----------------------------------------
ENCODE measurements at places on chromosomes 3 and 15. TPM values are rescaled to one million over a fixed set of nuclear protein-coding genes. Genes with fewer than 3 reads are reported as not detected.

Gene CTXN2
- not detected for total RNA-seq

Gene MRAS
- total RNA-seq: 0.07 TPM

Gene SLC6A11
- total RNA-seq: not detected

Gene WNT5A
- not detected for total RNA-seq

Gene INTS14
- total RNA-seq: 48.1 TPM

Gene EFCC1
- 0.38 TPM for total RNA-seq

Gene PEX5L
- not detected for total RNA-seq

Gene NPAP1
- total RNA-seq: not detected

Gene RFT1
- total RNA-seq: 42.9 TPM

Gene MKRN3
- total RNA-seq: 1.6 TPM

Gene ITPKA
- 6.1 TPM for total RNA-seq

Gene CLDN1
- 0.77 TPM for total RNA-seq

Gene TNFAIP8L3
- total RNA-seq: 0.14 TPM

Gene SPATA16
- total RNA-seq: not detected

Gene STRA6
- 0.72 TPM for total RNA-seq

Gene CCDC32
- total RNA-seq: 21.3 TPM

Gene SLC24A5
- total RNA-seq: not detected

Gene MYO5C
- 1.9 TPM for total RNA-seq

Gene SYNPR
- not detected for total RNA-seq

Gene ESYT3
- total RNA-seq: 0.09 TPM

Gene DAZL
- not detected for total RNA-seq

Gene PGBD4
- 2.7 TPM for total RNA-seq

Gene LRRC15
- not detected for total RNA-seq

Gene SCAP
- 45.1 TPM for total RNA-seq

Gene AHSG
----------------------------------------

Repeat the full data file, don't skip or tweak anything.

ENCODE measurements at places on chromosomes 3 and 15. TPM values are rescaled to one million over a fixed set of nuclear protein-coding genes. Genes with fewer than 3 reads are reported as not detected.

Gene CTXN2
- not detected for total RNA-seq

Gene MRAS
- total RNA-seq: 0.07 TPM

Gene SLC6A11
- total RNA-seq: not detected

Gene WNT5A
- not detected for total RNA-seq

Gene INTS14
- total RNA-seq: 48.1 TPM

Gene EFCC1
- 0.38 TPM for total RNA-seq

Gene PEX5L
- not detected for total RNA-seq

Gene NPAP1
- total RNA-seq: not detected

Gene RFT1
- total RNA-seq: 42.9 TPM

Gene MKRN3
- total RNA-seq: 1.6 TPM

Gene ITPKA
- 6.1 TPM for total RNA-seq

Gene CLDN1
- 0.77 TPM for total RNA-seq

Gene TNFAIP8L3
- total RNA-seq: 0.14 TPM

Gene SPATA16
- total RNA-seq: not detected

Gene STRA6
- 0.72 TPM for total RNA-seq

Gene CCDC32
- total RNA-seq: 21.3 TPM

Gene SLC24A5
- total RNA-seq: not detected

Gene MYO5C
- 1.9 TPM for total RNA-seq

Gene SYNPR
- not detected for total RNA-seq

Gene ESYT3
- total RNA-seq: 0.09 TPM

Gene DAZL
- not detected for total RNA-seq

Gene PGBD4
- 2.7 TPM for total RNA-seq

Gene LRRC15
- not detected for total RNA-seq

Gene SCAP
- 45.1 TPM for total RNA-seq

Gene AHSG